As a neurasthenic, kleptomaniac, man-chasing proto-punk poet and artist, the Baroness Elsa von Freytag-Loringhoven left in her wake a ripple that is becoming a rip--one hundred years after she exploded onto the New York art scene. As an agent provocateur within New York’s modernist revolution, “the first American Dada” not only dressed and behaved with purposeful outrageousness, but she set an example that went well beyond the eccentric divas of the twenty-first century, including her conceptual descendant, Lady Gaga.
When Alfred Jarry died in 1907 at the age of thirty-four, he was a legendary figure in Paris--but this had more to do with his bohemian lifestyle and scandalous behavior than his literary achievements. A century later, Jarry is firmly established as one of the leading figures of the artistic avant-garde. Italo Calvino, Umberto Eco, Gilles Deleuze, Jean Baudrillard, Philip K. Dick, Paul McCartney, DJ Spooky, Peter Greenaway, and J. G. Ballard are among his many admirers.
David Fox (Ph.D. Economics, Columbia, Visiting Assistant Professor at Kester College, Knittersville, New York) is having a stressful year. He has a temporary position at a small college in a small town miles from everything except Albany. His students have never read Freakonomics. He thinks he is getting the hang of teaching, but a smart and beautiful young woman in his Economics of Social Issues class is distractingly flirtatious. His research is stagnant, to put it kindly. His search for a tenure-track job looms dauntingly.
A video game is half-real: we play by real rules while imagining a fictional world. We win or lose the game in the real world, but we slay a dragon (for example) only in the world of the game. In this thought-provoking study, Jesper Juul examines the constantly evolving tension between rules and fiction in video games. Discussing games from Pong to The Legend of Zelda, from chess to Grand Theft Auto, he shows how video games are both a departure from and a development of traditional non-electronic games.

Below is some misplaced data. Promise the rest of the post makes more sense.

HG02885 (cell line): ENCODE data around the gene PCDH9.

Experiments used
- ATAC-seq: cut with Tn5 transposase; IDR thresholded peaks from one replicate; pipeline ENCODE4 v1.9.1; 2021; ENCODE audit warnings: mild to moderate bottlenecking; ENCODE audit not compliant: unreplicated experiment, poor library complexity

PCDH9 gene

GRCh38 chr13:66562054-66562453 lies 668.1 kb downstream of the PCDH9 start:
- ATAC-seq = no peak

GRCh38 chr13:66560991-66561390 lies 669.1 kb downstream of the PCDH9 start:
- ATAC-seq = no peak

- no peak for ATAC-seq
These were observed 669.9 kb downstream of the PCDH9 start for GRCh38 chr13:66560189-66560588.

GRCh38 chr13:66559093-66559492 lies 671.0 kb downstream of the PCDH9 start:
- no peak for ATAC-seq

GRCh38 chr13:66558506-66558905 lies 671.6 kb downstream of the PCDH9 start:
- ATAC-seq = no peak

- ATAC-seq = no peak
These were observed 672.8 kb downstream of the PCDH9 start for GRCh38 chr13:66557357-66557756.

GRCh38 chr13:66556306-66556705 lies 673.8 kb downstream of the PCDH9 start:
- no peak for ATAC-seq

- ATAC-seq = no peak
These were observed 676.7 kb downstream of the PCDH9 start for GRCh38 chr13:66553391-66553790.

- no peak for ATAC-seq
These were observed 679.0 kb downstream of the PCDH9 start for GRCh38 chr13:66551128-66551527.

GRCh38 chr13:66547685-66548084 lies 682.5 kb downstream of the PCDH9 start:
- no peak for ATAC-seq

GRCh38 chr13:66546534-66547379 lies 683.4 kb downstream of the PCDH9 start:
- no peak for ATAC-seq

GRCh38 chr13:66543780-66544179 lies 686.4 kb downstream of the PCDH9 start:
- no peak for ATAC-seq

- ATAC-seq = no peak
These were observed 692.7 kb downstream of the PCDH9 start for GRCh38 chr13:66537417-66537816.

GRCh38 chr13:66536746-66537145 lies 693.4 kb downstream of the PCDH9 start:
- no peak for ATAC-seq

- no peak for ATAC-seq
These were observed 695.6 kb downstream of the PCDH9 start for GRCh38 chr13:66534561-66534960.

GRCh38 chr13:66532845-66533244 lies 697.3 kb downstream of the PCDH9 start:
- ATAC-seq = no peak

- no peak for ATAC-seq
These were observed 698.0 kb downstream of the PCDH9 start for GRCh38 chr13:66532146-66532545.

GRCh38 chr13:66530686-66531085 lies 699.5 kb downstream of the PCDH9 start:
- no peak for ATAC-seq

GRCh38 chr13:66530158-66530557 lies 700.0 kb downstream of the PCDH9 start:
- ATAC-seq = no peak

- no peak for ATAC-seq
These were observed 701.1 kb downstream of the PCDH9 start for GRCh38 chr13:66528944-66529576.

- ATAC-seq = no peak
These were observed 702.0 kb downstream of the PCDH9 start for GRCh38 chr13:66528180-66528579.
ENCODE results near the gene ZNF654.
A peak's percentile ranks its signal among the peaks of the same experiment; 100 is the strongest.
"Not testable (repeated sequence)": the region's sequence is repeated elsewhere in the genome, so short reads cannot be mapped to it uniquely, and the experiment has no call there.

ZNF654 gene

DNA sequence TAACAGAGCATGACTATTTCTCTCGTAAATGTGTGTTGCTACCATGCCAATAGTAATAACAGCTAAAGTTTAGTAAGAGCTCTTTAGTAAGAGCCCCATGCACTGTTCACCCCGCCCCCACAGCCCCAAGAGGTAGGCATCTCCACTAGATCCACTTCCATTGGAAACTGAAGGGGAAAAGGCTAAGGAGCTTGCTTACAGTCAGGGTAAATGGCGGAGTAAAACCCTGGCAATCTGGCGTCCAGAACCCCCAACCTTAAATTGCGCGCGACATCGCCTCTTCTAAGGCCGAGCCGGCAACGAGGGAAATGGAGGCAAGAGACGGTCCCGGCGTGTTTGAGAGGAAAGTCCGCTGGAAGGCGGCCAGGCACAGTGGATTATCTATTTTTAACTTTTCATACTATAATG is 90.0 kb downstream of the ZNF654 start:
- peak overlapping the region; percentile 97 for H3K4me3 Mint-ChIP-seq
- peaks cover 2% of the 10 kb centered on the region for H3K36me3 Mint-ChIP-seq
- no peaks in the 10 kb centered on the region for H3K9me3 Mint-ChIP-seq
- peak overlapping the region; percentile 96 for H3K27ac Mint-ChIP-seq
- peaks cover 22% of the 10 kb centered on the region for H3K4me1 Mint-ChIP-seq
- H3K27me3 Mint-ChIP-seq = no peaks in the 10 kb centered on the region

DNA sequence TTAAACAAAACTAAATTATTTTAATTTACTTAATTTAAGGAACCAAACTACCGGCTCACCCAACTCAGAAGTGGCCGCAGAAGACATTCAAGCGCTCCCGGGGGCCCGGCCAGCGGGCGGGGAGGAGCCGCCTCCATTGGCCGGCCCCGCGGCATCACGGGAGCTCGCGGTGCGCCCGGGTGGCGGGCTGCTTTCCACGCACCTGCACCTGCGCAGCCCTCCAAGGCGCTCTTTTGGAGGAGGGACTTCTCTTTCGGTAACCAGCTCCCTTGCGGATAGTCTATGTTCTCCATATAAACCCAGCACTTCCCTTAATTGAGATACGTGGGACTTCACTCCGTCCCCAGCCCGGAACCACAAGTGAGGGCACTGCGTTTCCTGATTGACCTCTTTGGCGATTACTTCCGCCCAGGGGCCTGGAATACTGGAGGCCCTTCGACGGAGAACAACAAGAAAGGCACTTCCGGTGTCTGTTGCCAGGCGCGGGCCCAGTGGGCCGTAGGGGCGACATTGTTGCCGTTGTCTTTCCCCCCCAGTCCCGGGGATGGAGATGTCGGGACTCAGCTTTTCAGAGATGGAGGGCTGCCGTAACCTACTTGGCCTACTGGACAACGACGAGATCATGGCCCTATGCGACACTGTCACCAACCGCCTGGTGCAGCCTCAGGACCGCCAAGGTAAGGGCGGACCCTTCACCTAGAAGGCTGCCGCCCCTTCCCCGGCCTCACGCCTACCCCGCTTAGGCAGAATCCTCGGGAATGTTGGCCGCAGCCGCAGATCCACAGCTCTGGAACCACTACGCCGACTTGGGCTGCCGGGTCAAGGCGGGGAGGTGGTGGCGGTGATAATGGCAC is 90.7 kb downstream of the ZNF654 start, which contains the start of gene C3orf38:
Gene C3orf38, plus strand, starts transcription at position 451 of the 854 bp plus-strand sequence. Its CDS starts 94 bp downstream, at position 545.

Ours is a century of fear. Governments and mass media bombard us with words and images: desert radicals, "rogue states," jihadists, WMDs, existential enemies of freedom. We labor beneath myths that neither address nor describe the present situation, monstrous deceptions produced by a sound bite society. There is no reckoning of actuality, no understanding of the individual lives that inaugurated this echo chamber.
In 2006, even though he could barely type, China’s most famous artist started blogging. For more than three years, Ai Weiwei turned out a steady stream of scathing social commentary, criticism of government policy, thoughts on art and architecture, and autobiographical writings.
When Jay Keyser arrived at MIT in 1977 to head theDepartment of Linguistics and Philosophy, he writes, he "felt like a fishthat had been introduced to water for the first time." At MIT, acolleague grabbed him by the lapels to discuss dark matter; Noam Chomsky calledhim "boss" (double SOB spelled backward?); and engaging in conflictresolution made him feel like "a marriage counselor trying to reconcile aunion between a Jehovah’s witness and a vampire."In Mens et Mania, Keyserrecounts his academic and administrative adventures during a career of morethan thirty years.
In 1995, Robert Barsky met with Noam Chomsky to discuss hiswork-in-progress, Noam Chomsky: A Life ofDissent (MIT Press, 1997). Chomsky told Barsky that he shouldfocus his attention instead on midcentury linguist and activist Zellig Harris,who was, Chomsky modestly insisted, more interesting than Chomsky himself.Intrigued, Barsky began to research Harris (1909–1992) and discovered thestory of a major figure in American intellectual life "sitting in acorner in the middle of the room"—partof crucial twentieth-century conversations about language, technology, labor,politics, and Zionism.
Before publishing his celebrated first novel, Horse Crazy, in 1987, Gary Indiana wrote and directed twelve plays for an informal company whose performers included the painter Bill Rice, composer Evan Lurie, the poet George-Therese Dickenson, writer and film actress Cookie Mueller, Warhol superstar and painter Viva, writer Victoria Pedersen, singer/actress Sharon Niesp, photographer Allen Frame, the legendary Taylor Mead, novelist Larry Mitchell, and others. Performed at the Mudd Club, Club 57, The Performing Garage, and Bill Rice's E.
Birds sing and call, sometimes in complex and beautiful arrangements of notes, sometimes in one-line repetitions that resemble a ringtone more than a symphony. Listening, we are stirred, transported, and even envious of birds’ ability to produce what Shelley called “profuse strains of unpremeditated art.” And for hundreds of years, we have tried to write down what we hear when birds sing. Poets have put birdsong in verse (Thomas Nashe: “Cuckoo, jug-jug, pu-we, to-witta-woo”) and ornithologists have transcribed bird sounds more methodically.